I never liked getting unsolicited advice. I’m not talking about turning away good advice or not listening to friends who have my best interests at heart. I try to remember that my friends who offer advice want to support my path to my dream. I would do the same for them.
However, it seems like other people always have something to say. I’m talking about the “you oughta” folks. They take it upon themselves to tell you what to do.
“You oughta not spend your money on that.”
“You oughta wait until retirement to get your RV.”
“Listen to me. Here’s what you oughta do instead . . .”
Most “you oughta” folks mean well, but paying too much attention to them can wear down your confidence. It can make you feel like you should live up to others’ expectations instead of follow your true path.
That’s why I’ve adopted some principles to reduce the impact of the “you oughta” folks on my self-image and motivation. If you want to get people to stop telling you what to do, keep these in mind:
Stop Being a People Pleaser.
My low self-esteem used to compel me to overextend myself with others, trying to be everything to everybody. This tendency to be a people pleaser might have trained some “you oughtas” to throw unsolicited advice my way. According to Vanessa Van Edwards,
A people pleaser is someone who tries hard to make others happy. They will often go out of their way to please someone, even if it means taking their own valuable time of resources away from them.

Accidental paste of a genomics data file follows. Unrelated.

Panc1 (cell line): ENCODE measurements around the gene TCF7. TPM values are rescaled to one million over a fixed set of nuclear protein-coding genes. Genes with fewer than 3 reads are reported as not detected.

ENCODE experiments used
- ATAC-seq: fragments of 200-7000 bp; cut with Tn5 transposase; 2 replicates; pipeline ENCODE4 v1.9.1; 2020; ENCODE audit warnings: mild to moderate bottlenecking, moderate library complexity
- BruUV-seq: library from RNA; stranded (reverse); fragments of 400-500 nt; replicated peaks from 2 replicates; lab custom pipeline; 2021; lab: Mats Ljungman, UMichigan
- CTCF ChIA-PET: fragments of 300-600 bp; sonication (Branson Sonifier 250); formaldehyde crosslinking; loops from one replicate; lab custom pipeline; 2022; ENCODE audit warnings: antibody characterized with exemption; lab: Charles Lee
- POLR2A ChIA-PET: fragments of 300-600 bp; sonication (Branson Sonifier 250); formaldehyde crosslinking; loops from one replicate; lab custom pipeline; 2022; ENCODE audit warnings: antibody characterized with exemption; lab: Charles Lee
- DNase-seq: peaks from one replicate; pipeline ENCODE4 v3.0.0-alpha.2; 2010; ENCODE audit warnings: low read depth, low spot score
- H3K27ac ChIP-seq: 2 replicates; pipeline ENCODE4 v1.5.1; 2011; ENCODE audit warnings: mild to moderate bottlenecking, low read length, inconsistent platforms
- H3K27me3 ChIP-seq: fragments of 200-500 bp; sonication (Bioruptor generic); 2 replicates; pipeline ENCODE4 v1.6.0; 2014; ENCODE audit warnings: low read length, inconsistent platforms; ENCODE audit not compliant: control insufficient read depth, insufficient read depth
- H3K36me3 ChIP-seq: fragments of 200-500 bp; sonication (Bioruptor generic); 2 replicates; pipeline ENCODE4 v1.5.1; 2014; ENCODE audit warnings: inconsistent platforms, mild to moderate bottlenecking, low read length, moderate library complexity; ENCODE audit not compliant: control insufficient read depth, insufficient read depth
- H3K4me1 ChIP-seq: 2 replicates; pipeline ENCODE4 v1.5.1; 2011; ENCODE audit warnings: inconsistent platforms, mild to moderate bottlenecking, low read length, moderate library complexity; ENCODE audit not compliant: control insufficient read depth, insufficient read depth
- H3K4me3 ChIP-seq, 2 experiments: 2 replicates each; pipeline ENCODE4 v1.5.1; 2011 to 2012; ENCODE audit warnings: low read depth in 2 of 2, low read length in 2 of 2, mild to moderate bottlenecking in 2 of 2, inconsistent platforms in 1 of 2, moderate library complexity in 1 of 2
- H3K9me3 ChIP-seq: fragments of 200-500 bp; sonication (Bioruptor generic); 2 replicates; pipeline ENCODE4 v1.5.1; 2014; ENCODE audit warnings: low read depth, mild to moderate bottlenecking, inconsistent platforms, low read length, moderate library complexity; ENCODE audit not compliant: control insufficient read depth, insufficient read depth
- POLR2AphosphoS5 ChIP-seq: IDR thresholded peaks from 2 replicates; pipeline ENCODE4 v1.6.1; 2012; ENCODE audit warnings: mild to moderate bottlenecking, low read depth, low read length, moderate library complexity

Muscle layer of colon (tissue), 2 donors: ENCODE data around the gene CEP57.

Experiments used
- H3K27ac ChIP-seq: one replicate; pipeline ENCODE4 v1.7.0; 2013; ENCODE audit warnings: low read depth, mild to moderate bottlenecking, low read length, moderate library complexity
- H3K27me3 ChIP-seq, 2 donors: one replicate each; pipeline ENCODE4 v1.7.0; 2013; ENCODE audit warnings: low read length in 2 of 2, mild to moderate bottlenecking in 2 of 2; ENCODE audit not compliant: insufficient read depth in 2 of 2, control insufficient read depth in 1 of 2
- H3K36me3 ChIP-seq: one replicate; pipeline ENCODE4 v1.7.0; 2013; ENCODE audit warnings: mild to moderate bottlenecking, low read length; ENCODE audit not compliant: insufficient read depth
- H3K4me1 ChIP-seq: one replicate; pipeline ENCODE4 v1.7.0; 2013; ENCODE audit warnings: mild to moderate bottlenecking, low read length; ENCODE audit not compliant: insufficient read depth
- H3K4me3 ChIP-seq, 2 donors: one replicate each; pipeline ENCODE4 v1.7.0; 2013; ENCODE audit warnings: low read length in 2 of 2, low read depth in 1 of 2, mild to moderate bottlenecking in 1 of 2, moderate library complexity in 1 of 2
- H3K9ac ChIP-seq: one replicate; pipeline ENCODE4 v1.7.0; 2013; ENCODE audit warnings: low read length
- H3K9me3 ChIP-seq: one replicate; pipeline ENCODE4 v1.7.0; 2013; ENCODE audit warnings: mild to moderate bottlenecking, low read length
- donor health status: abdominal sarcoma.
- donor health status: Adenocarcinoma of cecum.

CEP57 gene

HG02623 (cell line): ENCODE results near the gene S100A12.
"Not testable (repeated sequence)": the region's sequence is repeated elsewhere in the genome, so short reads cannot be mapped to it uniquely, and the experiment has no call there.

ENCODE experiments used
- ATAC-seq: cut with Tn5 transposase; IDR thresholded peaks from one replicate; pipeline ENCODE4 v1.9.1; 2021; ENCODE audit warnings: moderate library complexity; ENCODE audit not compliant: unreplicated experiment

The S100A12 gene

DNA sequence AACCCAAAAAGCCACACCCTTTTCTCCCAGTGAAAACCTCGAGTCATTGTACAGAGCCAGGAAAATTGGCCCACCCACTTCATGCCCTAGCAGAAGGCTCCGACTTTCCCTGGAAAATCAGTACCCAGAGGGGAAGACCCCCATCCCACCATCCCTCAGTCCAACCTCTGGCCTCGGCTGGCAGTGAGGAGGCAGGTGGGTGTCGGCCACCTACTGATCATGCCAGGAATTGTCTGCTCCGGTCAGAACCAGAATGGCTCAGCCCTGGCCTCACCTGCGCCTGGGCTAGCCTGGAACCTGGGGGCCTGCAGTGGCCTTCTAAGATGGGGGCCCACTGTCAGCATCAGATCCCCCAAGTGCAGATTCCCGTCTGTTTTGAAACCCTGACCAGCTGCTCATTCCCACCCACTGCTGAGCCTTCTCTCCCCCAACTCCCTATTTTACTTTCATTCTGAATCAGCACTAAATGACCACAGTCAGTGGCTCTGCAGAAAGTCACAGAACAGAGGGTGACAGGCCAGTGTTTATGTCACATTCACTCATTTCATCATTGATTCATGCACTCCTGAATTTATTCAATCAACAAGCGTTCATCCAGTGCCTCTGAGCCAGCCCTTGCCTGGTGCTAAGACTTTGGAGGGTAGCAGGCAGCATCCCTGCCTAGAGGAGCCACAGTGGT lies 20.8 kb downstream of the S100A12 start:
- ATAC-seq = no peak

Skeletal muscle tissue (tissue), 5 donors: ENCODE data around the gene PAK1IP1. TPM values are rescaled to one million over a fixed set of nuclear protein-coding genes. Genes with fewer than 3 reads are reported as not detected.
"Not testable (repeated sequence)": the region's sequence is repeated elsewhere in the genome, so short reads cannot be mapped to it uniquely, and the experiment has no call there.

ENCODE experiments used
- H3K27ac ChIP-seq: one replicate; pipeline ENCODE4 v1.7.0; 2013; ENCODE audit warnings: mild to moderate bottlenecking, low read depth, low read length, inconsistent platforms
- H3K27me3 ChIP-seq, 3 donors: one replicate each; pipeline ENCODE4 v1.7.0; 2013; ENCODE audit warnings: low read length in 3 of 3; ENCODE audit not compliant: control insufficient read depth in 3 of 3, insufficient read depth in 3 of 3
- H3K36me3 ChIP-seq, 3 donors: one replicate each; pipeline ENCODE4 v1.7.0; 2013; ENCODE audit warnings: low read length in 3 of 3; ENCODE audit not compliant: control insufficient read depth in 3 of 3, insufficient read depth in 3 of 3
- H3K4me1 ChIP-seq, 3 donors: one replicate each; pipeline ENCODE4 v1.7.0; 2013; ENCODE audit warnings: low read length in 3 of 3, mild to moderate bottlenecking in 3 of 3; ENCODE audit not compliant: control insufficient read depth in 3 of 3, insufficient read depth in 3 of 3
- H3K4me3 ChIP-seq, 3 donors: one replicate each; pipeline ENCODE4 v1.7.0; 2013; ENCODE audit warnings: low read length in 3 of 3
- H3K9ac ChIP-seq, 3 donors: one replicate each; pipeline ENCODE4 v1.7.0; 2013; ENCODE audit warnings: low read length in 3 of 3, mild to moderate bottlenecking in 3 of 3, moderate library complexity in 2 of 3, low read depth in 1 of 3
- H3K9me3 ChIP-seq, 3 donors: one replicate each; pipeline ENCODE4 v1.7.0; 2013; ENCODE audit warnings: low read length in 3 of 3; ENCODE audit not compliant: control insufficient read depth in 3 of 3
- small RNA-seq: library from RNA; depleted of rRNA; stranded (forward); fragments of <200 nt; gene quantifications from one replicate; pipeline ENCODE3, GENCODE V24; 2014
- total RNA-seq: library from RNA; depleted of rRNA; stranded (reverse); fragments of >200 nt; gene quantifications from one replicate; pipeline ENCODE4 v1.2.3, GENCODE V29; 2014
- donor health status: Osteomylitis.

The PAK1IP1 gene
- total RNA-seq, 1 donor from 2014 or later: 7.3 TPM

It’s NOT your job to seek approval from others. When you’re more concerned about making others happy, you take the focus off of what you want. If you can free yourself from the need for others’ approval, you won’t worry so much about making others feel a bit more comfortable.
Thou Shalt Not Cast Pearls Before Swine.
If you have a Bible, open it to Matthew 7:6. If not, just follow along: “Don’t give that which is holy to the dogs, neither throw your pearls before the pigs, lest perhaps they trample them under their feet, and turn and tear you to pieces.”
This means not to reveal something special to people who won’t appreciate it. Think twice about sharing your dream with people who don’t understand it and what it means to you. It’s a waste of your time and mental energy.
Own Your Actions.
To the non-swine people in my life, I talk about my RV dream with confidence. But it wasn’t always that way.
This used to be me: “Well, you know, it might seem silly, but here’s what I’m kinda thinking of doing . . .”
This made me sound hesitant and doubtful, which is an open invitation for the “you oughta” folks to weigh in with their negativity.
Now I say, “Oh, thanks for asking! I’m saving up for an RV so I can live where I want and experience true freedom. I couldn’t be more excited!” Sometimes I add, “What do you dream about doing?”
Catch and Release.
Discouraging words can be deflating. It can be difficult, but I try not to get defensive. Instead, I just catch the comment, and then release it so it’s no longer attached to me. Suppose a well-meaning “you oughta” friend tells me, “Well, aaaaaaaactually, you’re not going to be safe doing the RV thing. You’d be a woman traveling alone. You’ll be a target.” Here’s how I might respond:
- Take a breath.
- Smile and respond:
- “Duly noted. Thanks for being so concerned about my safety.”
- Or . . .
- “Aaaawwww, that’s sweet. Thank you for not wanting me to cross paths with a serial axe murderer.”
- Smile again.
- Pivot and change the subject: “I see you’re not wearing a mask. Wanna bum a disposable one off of me?”
You’re not going to change any minds if you get defensive or angry. Just take a breath, smile, and respond politely. Use a little humor if you can. Again, I recommend smiling; It’ll make you feel better.
How do you handle the “you oughta” people in your life who try to tell you what to do? Please leave a comment.